Some of the features of Hume’s philosophy could be attributed to Locke’s philosophy.  Locke came before Hume, and the ideas of the former had influenced the empirical philosophies of those who succeeded him.  Locke’s greatest contribution to empiricism was his proposition that the mind was a blank slate.  It was Locke who proposed that innate ideas did not exist.  According to Locke (1975), the mind was a “white Paper, void of all Characters, without any Ideas” (p. 104).

Locke differed from Hume in terms of their notions of sensation and reflection.  While Hume considered sensation and reflection as classifications of impressions, Locke rendered the two notions as the sources of knowledge (Locke, 1975).  Sensation is a source of knowledge as the senses provide the mind with perceptions to form ideas.  It is through the senses were the ideas of color, taste and texture are derived.  Color, taste and texture are considered as “sensible qualities” because they were conceived through “external objects” (Locke, 1975, p.105).  If sensation was the perception of external things, reflection was the perception of the mind’s own functions.  For Locke, the mind has operations which allow for an individual to understand certain ideas.  The mind processes which are included in Locke’s reflection are the following: “Perception, Thinking, Doubting, Believing, Reasoning, Knowing and Willing” (Locke, 1975, p.105).  Unlike sensation, reflection as a source of knowledge can only be found in man himself.  Sensation only functions as a source of knowledge when external objects are involved.  In contrast, reflection can function without it.  This is the reason why Locke (1975) referred to reflection as “internal Sense” (p. 105).  Locke’s notion of reflection is very distinct from Hume’s, as the latter related it with emotions or passions.

The different versions of empiricism by Hume and Locke can both be accepted.  Either of their philosophies can be chosen as concept empiricism.  The reason behind this is the fact that the core of their philosophies is the same.  Both Hume and Locke grounded their beliefs in the fact that everything is known and can be known is derived from sense experience.  Such presumption can be accepted, as it cannot be denied that the senses are an important source of information.  The only difference between Hume and Locke lies in their classification.  Both agreed on the categories of sensation and reflection, but they created their own individual interpretation of these categories.  In addition, though Hume classified perception into impressions and ideas, Locke classified perception into sensation and reflection.

Both Hume and Locke have been thorough with their empiricist philosophies.  It must be noted that their systems of thought are not flawless or perfect, but they were thorough in their preparation.  They have taken into consideration the aspects of their empiricism which can be criticized.  They have already discussed how concepts which cannot be inspired by the senses still be contained in the mind.  One would think that creatures such as vampires would undermine empiricism, as an individual cannot come up with an idea of a vampire through sense experience due to the non-existence of such creature.  However, Hume asserted that such creatures fall under the fancy faculty, which is a subdivision of the imagination.  Imagination, in turn, is a subcategory of an idea (Fieser, 2004).  Even the idea of God had been justified under empirical terms.  Locke maintained that God is a complex idea that could still be attained through sense experience (Uzgalis, 2007).  Hence, all ideas can be acquired through the ways that both Hume and Locke proposed.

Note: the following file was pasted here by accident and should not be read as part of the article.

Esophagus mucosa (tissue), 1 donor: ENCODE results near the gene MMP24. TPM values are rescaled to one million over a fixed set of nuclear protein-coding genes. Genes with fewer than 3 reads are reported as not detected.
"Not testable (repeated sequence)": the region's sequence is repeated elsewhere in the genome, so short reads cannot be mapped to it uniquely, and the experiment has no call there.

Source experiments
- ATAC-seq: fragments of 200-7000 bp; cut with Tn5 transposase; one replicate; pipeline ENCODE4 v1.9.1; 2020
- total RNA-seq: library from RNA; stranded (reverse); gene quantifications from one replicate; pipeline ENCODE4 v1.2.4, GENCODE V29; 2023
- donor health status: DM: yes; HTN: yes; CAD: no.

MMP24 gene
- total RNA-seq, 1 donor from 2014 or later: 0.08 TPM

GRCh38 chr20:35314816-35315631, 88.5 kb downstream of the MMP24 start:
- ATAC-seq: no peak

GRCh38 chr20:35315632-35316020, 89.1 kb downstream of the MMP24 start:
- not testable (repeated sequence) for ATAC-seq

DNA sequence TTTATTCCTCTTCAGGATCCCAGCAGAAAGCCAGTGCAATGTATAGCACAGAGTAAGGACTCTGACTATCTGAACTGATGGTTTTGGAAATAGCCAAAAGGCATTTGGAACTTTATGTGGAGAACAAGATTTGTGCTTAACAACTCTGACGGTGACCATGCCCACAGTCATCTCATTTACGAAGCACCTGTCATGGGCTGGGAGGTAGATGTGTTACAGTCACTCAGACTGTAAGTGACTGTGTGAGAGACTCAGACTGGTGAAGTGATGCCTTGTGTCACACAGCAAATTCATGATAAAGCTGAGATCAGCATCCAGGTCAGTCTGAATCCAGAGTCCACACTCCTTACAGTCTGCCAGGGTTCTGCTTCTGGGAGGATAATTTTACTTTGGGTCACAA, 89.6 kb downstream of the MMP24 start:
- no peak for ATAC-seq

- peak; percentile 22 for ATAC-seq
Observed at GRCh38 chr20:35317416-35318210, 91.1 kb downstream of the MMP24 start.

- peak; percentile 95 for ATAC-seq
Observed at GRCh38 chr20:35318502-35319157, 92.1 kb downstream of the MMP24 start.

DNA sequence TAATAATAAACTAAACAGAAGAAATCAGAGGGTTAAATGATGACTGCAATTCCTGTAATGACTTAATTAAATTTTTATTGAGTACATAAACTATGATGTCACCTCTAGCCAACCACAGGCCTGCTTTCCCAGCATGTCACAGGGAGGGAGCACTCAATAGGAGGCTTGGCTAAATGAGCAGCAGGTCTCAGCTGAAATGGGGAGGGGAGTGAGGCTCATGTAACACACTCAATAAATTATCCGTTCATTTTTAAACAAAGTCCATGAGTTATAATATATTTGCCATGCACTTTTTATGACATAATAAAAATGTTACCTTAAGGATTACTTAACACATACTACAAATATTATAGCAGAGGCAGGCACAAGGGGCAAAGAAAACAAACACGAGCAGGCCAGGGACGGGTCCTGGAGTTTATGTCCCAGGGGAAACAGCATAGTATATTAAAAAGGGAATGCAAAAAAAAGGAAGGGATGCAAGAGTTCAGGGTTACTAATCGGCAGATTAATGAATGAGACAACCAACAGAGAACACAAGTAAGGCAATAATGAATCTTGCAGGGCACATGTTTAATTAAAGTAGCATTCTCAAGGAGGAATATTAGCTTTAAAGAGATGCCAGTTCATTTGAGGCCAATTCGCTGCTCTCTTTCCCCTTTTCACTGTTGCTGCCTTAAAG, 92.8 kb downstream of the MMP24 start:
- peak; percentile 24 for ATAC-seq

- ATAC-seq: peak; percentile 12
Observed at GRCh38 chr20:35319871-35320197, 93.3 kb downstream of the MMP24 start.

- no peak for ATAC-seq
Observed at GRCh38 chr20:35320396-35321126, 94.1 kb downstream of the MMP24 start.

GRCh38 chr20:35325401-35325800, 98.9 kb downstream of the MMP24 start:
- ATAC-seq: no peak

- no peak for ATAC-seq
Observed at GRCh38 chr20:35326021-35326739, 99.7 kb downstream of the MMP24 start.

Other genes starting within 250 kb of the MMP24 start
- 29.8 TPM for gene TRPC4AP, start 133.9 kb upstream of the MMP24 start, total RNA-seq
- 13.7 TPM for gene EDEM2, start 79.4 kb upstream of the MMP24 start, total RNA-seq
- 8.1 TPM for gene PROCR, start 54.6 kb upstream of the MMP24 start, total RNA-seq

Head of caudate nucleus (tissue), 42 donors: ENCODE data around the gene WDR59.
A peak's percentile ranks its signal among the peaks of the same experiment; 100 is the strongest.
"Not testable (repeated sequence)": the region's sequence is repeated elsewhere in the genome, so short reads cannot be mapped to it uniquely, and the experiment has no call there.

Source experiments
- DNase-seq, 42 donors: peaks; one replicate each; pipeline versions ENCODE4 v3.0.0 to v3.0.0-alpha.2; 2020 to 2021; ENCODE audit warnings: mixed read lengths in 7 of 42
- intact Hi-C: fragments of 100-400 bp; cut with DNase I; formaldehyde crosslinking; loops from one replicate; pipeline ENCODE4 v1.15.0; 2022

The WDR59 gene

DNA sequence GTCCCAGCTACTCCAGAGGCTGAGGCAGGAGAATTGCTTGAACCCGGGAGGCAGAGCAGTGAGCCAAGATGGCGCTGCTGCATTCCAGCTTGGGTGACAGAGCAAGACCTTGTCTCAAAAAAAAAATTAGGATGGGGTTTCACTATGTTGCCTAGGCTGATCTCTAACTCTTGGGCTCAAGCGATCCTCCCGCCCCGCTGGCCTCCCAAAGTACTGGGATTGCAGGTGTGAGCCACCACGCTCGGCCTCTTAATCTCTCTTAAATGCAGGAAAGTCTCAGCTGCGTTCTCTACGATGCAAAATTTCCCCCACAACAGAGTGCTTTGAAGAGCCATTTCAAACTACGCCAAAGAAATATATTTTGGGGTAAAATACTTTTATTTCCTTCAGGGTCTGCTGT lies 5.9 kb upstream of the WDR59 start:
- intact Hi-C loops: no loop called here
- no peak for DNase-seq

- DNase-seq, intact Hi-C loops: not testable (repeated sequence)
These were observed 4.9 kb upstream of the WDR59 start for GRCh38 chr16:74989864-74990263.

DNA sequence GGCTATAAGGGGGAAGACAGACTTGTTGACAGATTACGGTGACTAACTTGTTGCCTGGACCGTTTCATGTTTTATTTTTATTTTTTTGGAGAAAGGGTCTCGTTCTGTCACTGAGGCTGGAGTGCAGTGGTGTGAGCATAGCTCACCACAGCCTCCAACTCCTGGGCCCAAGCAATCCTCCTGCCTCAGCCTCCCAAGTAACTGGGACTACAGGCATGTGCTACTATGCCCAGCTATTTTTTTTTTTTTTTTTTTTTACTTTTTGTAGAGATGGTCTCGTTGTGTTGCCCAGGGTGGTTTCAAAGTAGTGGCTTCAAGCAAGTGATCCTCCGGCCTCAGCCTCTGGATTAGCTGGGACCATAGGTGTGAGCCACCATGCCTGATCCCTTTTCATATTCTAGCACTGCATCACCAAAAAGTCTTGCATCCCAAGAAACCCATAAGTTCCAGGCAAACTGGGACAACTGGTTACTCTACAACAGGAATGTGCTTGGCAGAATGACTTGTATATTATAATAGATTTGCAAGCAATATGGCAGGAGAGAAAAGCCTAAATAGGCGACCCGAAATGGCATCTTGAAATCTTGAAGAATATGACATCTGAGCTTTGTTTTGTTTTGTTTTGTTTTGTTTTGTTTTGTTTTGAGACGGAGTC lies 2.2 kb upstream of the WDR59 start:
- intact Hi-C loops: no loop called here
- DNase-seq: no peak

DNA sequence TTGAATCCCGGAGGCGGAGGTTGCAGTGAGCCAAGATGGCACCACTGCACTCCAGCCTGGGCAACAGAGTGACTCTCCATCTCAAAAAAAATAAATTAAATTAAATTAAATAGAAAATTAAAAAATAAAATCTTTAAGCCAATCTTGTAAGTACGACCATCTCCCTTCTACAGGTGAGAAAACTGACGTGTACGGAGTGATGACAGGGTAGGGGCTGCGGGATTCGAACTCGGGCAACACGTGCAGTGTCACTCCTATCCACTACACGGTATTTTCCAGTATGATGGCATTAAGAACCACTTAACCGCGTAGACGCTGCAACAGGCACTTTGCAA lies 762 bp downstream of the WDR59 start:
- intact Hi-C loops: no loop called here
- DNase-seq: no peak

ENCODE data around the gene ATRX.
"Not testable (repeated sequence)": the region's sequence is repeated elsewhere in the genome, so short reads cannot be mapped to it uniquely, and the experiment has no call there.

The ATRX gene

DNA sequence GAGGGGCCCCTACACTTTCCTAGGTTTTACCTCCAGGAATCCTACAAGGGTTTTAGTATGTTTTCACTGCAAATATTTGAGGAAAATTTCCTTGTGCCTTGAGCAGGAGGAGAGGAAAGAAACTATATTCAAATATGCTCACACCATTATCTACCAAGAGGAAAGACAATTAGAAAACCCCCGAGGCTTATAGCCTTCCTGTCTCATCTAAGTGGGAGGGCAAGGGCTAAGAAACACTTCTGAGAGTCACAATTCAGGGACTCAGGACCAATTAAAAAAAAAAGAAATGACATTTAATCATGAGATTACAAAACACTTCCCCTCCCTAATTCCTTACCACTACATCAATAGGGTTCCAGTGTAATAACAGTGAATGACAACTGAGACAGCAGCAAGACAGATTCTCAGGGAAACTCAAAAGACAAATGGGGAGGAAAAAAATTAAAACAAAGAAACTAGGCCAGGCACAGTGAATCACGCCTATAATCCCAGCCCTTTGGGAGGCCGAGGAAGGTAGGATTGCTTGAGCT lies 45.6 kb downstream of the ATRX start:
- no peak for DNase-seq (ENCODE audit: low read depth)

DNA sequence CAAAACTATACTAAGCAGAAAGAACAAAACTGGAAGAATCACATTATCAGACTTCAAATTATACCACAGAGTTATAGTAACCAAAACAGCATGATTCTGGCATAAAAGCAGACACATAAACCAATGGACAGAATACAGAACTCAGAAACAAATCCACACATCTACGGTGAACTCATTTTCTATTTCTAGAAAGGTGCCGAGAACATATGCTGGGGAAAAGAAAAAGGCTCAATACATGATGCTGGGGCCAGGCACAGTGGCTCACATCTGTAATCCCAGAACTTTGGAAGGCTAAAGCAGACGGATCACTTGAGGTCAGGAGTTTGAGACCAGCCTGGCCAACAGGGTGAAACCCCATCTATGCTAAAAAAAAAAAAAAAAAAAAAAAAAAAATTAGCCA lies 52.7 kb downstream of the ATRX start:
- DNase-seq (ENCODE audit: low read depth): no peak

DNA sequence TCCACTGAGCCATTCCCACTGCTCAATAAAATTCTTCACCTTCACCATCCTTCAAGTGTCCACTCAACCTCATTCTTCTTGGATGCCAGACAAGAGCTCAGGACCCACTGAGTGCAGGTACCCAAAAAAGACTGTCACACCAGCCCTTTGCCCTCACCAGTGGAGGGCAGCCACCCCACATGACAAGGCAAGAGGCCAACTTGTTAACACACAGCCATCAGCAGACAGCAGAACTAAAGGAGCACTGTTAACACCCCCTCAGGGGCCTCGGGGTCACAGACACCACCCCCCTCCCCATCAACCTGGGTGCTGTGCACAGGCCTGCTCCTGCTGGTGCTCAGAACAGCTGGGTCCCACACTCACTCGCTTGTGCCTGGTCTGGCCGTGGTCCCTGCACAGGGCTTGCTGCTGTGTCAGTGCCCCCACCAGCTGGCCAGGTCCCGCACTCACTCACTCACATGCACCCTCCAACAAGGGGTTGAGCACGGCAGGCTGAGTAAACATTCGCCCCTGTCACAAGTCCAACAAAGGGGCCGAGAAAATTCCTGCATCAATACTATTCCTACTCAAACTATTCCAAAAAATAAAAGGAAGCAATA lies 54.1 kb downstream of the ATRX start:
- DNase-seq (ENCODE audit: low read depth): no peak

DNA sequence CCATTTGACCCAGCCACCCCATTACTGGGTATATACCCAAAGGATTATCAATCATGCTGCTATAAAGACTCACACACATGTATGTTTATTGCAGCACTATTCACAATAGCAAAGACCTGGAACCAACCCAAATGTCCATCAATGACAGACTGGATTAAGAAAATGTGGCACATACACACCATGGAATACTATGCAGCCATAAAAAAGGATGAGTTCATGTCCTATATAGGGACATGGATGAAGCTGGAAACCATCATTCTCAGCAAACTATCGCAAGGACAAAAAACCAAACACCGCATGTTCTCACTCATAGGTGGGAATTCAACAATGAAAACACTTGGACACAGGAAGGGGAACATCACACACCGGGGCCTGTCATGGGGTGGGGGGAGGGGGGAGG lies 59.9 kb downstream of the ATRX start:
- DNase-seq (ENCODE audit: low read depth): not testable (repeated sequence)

David Hume and John Locke are two of greatest thinkers in philosophy.  They are also two of the most prominent empiricists.  They both upheld the belief that all knowledge are taken from sense experience.  They are also similar in the sense that both have the concepts of sensation and reflection.  It is these same categories that make them different.  Locke and Hume attached different meanings to them.  Hume also had the delineation between impressions and ideas, which Locke’s philosophy did not include.  Hence, the empiricist philosophies of David Hume and John Locke are similar but also very different.


Fieser, J. (2004). David Hume (1711-1776): metaphysics and epistemology. In The Internet Encyclopedia of Philosophy. Retrieved November 27, 2008, from http://www.iep.utm.edu/h/humeepis.htm

Hume, D. (1955). An Inquiry Concerning Human Understanding. New York: Bobbs-Merrill Company, Inc.

Locke, J. (1975). An Essay Concerning Human Understanding. New York: Clarendon Press.

Markie, P. (2008).  Rationalism vs. empiricism. In Stanford Encyclopedia of Philosophy. Retrieved November 27, 2008, from http://plato.stanford.edu/entries/rationalism-empiricism/

Morris, W. E. (2007).  David Hume. In Stanford Encyclopedia of Philosophy. Retrieved November 27, 2008, from http://plato.stanford.edu/entries/hume/

Uzgalis, W. (2007). John Locke. In Stanford Encyclopedia of Philosophy. Retrieved November 27, 2008, from http://plato.stanford.edu/entries/locke/


Cite this Hume and Locke

Hume and Locke. (2016, Oct 13). Retrieved from https://graduateway.com/hume-and-locke/